More than four years since initial revelations in early 2019 about illicit payments to Pacific politicians, no charges have ever been laid and no one has been held accountable. Anonymous sources in the Australian Federal Police and Austrac have recently been reported saying that what is needed is a thorough investigation of money trails spanning 10 years and several Australian governments.

Meanwhile, fragilities at the Department of Home Affairs remain. Widespread allegations of criminal elements rorting Australia’s visa and migration system and the allegations of misconduct on Manus and Nauru suggest the department has, according to journalists Nick McKenzie and Marta Pascual Juanola, “failed in two of its core duties: preventing criminal infiltration of Australia and management of offshore processing”.

These recent revelations add to a deluge of reports suggesting deteriorating standards and integrity arising from a hollowing out and politicisation of the Australian bureaucracy. From the shocking findings of the Robodebt inquiry to the PwC scandal, when it comes to government integrity and competence Australia’s light is flickering.

Australians themselves have expressed misgivings about the quality of governmental and democratic institutions for some time. While trust in government surged during the COVID-19 pandemic, the 2023 Edelman Trust Barometer survey found that only 45% trusted the government, down 7 points from the previous year’s survey. Before the pandemic, in 2019, researchers at the ANU found that Australians’ trust in their government was at an all-time low.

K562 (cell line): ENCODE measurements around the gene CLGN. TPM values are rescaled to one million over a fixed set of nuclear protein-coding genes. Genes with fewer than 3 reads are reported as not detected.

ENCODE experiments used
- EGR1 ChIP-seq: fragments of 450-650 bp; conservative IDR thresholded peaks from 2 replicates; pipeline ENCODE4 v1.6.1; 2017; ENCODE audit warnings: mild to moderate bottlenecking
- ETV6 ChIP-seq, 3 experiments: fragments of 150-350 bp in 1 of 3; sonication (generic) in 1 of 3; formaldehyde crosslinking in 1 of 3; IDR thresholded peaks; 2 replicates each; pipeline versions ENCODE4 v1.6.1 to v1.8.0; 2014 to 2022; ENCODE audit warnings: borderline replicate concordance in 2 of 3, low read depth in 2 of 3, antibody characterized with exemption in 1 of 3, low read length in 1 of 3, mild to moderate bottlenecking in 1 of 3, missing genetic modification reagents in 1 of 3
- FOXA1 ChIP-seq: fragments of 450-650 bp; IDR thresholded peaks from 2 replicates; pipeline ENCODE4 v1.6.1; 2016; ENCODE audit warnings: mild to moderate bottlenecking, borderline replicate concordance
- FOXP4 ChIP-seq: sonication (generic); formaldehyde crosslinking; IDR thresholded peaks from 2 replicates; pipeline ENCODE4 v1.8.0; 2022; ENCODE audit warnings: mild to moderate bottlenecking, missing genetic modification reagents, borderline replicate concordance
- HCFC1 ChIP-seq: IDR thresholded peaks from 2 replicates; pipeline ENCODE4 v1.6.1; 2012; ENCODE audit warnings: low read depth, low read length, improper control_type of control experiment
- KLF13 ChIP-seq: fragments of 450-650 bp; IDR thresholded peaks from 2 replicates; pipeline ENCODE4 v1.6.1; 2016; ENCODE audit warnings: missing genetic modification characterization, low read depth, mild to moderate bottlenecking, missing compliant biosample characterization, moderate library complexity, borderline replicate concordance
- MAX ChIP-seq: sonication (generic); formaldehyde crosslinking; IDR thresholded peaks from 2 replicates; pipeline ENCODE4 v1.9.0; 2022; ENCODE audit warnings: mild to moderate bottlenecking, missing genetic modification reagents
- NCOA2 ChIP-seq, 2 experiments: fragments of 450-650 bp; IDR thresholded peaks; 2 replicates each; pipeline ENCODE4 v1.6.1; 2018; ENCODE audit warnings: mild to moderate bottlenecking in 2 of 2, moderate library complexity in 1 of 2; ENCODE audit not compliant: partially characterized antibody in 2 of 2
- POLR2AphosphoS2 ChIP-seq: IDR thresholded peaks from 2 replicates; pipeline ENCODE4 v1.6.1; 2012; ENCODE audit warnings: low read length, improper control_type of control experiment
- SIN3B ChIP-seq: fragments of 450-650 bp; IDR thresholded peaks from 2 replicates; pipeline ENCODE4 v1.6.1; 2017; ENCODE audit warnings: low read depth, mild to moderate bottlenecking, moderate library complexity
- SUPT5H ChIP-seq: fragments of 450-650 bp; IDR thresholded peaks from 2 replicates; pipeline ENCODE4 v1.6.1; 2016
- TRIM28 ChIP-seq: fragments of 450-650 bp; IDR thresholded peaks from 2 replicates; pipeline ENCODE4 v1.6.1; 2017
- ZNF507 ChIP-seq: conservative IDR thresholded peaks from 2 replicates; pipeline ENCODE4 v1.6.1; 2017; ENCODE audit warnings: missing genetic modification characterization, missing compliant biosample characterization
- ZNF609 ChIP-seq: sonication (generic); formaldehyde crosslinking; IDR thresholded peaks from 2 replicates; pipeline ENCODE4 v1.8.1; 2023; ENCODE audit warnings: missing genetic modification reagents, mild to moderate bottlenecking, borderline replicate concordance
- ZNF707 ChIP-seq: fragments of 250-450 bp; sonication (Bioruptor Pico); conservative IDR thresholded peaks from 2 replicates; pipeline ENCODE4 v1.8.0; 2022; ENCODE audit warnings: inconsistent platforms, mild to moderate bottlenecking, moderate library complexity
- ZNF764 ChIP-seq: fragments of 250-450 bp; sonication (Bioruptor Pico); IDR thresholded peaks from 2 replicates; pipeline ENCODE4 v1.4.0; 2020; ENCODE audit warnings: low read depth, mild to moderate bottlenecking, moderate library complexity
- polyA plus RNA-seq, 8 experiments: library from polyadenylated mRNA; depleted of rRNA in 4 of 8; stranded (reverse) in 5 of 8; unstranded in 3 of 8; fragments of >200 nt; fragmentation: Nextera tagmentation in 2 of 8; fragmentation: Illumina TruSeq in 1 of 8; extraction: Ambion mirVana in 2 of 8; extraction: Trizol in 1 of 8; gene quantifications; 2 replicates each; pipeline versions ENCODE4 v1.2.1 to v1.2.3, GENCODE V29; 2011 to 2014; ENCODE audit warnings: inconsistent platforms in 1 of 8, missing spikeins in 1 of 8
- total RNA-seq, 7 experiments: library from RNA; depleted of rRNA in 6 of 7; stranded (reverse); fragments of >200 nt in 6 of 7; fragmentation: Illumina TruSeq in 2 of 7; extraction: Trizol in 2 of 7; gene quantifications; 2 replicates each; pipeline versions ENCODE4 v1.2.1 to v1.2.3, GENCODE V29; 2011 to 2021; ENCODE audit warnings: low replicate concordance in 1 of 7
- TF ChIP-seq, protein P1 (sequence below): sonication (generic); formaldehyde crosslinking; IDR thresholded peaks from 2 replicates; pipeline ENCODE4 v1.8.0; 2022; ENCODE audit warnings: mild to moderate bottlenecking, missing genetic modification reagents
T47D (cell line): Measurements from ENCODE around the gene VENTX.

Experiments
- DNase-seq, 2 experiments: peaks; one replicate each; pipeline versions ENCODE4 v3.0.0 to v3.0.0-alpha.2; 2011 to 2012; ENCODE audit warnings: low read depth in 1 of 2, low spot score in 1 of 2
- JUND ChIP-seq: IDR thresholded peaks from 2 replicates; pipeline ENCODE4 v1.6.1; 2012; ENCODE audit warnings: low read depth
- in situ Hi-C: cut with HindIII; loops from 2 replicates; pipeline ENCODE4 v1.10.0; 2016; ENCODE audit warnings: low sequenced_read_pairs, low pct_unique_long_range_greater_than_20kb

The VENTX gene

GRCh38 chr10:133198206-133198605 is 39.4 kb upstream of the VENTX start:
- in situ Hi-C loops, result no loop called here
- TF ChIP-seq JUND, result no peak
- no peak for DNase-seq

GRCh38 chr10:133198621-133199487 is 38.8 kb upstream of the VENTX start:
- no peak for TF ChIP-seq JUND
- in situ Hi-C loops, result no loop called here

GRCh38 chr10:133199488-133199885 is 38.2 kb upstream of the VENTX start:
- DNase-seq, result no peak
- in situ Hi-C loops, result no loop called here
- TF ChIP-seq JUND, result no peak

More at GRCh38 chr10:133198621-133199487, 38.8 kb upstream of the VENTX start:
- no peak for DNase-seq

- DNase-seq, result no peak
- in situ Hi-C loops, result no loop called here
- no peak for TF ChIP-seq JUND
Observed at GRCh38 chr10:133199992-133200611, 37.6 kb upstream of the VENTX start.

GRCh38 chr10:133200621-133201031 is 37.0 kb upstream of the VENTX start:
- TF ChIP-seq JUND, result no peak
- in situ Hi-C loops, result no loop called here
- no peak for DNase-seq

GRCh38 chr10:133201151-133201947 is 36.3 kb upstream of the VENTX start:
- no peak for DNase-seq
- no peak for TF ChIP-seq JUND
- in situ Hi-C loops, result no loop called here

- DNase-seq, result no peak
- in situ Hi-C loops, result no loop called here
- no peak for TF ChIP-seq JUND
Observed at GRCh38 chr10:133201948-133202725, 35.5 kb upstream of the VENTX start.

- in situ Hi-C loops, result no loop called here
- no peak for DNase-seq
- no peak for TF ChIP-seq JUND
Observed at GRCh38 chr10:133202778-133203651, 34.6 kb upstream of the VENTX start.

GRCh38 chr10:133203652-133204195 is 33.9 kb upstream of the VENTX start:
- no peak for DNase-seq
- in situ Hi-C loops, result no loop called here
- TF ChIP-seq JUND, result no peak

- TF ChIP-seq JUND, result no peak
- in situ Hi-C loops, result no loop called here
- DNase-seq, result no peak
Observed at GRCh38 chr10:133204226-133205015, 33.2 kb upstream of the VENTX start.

If Australia’s new National Anti-Corruption Commission – which will likely be tasked with addressing some of these revelations – and other government agencies fail to bring those accountable for these scandals to justice, it is likely that public trust will fall further.

The scandals we’ve highlighted might not significantly shift Australia’s position on global indices such as the Fragile States Index. Yet, they should provide Australian politicians, diplomats and public servants reason for pause before promoting the superiority of Australia’s governance credentials among its neighbours.

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The authors receive funding through the Pacific Research Program and the ANU-UPNG partnership, from the Department of Foreign Affairs and Trade. The views are those of the authors only.

Sinclair Dinnen

Sinclair Dinnen is a professor in the Department of Pacific Affairs, Australian National University.

Grant Walton

Grant Walton is an associate professor at the Development Policy Centre and the author of Anti-Corruption and its Discontents: Local, National and International Perspectives on Corruption in Papua New Guinea.